By complaining about American pressures, French President Francois Mitterrand mustered Gallic sympathies for his slow-motion arms buildup in Chad.
But the same political method is proving less effective in another, more ominous war that is causing friction between Paris and Washington.
American officials have expressed concern that French delivery of five Super Etendard planes equipped with Exocet missiles to Baghdad next month could dangerously escalate the scale of fighting in the Iranian-Iraqi war that has dragged on for nearly three years.
The Iraqis are reportedly intending to use the highly effective air-launched missiles against Iranian oil installations in the Persian Gulf. If that happens, Iran is likely to retaliate with attacks on Arab oil targets.
A major conflagration in the gulf could effectively shut down an important share of energy supplies from the region, with drastic consequences for the fragile world economic recovery.
The impact of such a scenario on the oil-dependent French economy has not been lost on commentators usually favorable to the Mitterrand government.
The newspaper Le Monde, which has served as the president's policy messenger through interviews during the Chad crisis, has raised serious doubts about the so-called two-year "loan" of Etendards and Exocets to Iraq.
"The Americans, after all, are perhaps not always wrong," a Le Monde editorial noted this weekend. "France today finds itself in the detestable position of donor to one of the protagonists of the gulf war."
After a policy toward the Chad conflict based on prudent military restraint to encourage peace negotiations, the Mitterrand government seems embarrassed by the exposure of its role as a principal weapons supplier to one of the parties in a war with vast repercussions.
The Socialists came to power vowing to end France's role as the gendarme of Africa in pursuit of "blood and treasure," as Mitterrand said in campaign speeches.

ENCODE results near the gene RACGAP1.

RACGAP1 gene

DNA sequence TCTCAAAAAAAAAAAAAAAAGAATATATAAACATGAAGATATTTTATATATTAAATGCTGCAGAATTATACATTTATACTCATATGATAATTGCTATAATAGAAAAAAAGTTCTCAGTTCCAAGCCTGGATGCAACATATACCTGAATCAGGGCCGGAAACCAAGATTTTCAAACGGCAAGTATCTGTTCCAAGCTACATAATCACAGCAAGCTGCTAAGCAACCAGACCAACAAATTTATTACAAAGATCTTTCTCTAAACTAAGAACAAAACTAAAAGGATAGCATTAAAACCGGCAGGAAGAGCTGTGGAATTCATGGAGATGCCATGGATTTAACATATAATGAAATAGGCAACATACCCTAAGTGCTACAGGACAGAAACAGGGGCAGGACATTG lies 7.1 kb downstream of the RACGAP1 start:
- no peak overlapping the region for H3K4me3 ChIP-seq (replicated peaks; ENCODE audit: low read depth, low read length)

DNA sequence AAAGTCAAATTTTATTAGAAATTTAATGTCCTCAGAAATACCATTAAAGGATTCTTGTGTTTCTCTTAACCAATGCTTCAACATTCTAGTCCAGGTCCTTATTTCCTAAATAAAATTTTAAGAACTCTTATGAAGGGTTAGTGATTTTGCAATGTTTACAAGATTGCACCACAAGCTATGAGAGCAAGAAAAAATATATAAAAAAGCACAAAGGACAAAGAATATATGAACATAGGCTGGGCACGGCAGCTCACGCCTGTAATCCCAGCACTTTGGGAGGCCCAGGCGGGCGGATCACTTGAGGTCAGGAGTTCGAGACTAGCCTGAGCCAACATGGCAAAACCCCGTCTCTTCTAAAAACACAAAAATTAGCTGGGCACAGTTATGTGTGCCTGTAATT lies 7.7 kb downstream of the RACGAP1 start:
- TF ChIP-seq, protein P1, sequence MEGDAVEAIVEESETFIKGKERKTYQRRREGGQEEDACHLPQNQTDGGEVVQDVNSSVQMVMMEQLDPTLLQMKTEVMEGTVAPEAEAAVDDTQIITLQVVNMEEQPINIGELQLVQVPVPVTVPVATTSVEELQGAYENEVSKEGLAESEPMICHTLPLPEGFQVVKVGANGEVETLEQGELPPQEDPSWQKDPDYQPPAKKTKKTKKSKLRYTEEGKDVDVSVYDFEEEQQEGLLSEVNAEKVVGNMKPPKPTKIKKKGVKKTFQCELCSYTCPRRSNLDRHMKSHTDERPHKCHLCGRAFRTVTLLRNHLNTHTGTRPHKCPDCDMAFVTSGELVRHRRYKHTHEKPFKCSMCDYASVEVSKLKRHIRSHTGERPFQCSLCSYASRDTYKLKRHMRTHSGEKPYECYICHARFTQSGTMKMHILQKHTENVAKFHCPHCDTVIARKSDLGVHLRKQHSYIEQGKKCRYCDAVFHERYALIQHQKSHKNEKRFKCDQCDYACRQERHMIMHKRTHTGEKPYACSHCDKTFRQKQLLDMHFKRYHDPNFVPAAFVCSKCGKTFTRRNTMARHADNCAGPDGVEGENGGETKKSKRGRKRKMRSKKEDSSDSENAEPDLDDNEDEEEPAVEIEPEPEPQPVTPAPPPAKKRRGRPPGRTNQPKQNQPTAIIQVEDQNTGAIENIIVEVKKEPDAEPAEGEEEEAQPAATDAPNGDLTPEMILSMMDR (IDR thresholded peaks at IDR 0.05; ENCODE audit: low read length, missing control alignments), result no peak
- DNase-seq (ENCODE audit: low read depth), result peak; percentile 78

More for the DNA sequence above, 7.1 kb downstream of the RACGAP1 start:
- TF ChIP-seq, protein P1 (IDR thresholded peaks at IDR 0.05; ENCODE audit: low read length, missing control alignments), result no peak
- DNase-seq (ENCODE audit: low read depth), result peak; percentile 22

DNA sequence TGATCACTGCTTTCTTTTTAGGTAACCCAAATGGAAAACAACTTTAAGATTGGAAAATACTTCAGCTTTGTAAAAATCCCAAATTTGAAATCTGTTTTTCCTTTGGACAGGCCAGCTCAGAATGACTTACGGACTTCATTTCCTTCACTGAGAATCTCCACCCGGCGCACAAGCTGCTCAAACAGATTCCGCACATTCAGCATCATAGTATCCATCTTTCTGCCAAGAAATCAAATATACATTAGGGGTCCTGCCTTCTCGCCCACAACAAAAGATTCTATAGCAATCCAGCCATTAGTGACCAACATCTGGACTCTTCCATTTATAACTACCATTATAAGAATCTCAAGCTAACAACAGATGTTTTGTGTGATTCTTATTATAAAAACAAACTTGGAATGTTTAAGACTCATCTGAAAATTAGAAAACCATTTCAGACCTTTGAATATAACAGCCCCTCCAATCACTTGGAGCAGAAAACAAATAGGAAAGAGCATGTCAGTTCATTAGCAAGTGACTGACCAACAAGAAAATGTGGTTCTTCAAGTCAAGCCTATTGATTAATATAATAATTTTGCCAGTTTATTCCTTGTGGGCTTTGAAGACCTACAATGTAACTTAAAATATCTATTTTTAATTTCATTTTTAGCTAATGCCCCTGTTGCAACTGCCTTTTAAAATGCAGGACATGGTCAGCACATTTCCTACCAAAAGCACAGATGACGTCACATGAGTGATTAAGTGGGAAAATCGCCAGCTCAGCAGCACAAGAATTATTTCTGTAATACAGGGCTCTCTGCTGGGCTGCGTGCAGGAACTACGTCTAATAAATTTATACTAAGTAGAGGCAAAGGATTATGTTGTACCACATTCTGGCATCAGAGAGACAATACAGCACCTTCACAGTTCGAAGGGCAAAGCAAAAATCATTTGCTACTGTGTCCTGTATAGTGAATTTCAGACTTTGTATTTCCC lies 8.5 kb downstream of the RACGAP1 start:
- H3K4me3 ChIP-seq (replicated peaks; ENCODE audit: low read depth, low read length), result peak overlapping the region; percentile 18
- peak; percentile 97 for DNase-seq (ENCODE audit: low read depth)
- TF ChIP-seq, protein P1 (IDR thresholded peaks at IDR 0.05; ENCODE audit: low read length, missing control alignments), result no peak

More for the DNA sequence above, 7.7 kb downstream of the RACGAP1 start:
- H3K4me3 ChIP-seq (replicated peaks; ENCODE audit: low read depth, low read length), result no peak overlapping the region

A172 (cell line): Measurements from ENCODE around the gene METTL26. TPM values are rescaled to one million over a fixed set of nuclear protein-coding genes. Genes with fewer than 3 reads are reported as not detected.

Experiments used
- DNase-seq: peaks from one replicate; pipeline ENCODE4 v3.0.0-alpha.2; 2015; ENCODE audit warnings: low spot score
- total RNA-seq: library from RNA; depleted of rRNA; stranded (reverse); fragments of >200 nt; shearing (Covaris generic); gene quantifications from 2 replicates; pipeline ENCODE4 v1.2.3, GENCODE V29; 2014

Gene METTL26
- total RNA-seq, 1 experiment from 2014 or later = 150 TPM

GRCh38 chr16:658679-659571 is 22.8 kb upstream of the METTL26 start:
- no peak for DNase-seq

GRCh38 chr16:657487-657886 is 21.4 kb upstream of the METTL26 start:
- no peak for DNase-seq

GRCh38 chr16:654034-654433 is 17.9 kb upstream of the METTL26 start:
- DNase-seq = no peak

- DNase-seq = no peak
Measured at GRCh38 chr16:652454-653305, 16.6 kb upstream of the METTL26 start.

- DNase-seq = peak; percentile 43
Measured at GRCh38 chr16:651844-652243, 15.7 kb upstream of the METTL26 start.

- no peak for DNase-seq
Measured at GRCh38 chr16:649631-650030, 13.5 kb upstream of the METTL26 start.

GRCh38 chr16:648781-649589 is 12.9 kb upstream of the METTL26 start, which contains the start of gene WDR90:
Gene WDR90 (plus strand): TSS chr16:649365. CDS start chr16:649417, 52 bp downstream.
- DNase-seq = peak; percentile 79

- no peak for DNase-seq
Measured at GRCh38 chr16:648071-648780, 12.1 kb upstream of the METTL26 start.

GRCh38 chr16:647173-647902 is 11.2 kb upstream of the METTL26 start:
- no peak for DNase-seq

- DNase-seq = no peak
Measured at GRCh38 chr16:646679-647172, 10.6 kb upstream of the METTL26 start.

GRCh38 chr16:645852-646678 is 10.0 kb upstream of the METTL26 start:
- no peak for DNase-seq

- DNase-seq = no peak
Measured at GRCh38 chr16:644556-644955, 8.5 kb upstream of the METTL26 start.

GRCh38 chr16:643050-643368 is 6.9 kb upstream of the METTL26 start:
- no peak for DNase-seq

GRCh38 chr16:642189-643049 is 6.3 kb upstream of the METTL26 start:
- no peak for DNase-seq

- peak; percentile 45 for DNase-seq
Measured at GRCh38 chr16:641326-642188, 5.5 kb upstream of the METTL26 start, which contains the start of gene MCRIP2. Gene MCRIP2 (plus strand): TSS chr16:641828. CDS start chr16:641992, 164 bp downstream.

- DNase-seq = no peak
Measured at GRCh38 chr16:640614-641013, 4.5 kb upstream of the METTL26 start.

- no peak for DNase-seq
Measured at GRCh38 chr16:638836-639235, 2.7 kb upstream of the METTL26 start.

The same yardstick, however, has not been applied to French arms sales, which have grown in commercial importance under the Socialists because of the need to curtail a woeful trade deficit that may exceed $7 billion this year.
In the scramble for foreign markets, France has turned in recent years to the Middle East in the hope that big-ticket items, such as arms and plane sales, might boost a depressed economy.
While the major arms sales push began under conservative French governments, Mitterrand has been compelled to nurture such relations, however distasteful he may find the "merchant of death" label, because they remain one of the few bright spots in the French economy.
France accelerated its trade relations with Iraq when then-prime minister Jacques Chirac encouraged major investments in Iraq during the oil boom of the 1970s.
In return for favorable oil deals, France began to supplant the Soviet Union as Iraq's chief weapons source. France also built a nuclear reactor for Iraq that was destroyed in an Israeli bombing raid in 1981.
When Mitterrand took power two years ago, he continued to pursue the arms-for-oil relationship.
When the war eroded Iraq's ability to pay its bills, France was forced to accept a renegotiation of Baghdad's debt to Paris, now estimated at nearly $5 billion.
The same mercantilist considerations were said to have influenced France's more benign perspective toward Libyan Col. Muammar Qaddafi's ambitions in Chad when the policy quarrel with the United States burst into the open.
When Libyan-backed rebels launched their assault two months ago, the French government sought to avoid any antagonism toward Qaddafi and has maintained close contacts with Tripoli throughout the crisis.
French Foreign Ministry officials admitted that since the start of this year, Libya had been designated a key North African country that offered good possibilities for more lucrative trade arrangements.
Libya provides oil to France and in recent years has evolved into a major customer for French military equipment.
As the Chad crisis grew more intense, Mitterrand reaped political benefits at home by rejecting East-West implications seen by an American administration that believes Qaddafi is an Islamic crusader toiling for Moscow's interests.
The French president won support for his opposition to big-power intervention in conflicts among developing countries that he believes are rooted in ancient political rivalries, as in Chad, or intolerable economic exploitation, as in Central America.
He is finding it more difficult, however, to reconcile those views with France's role as arms supplier in the brutal war of attrition between Iran and Iraq--and the French public seems to sense it.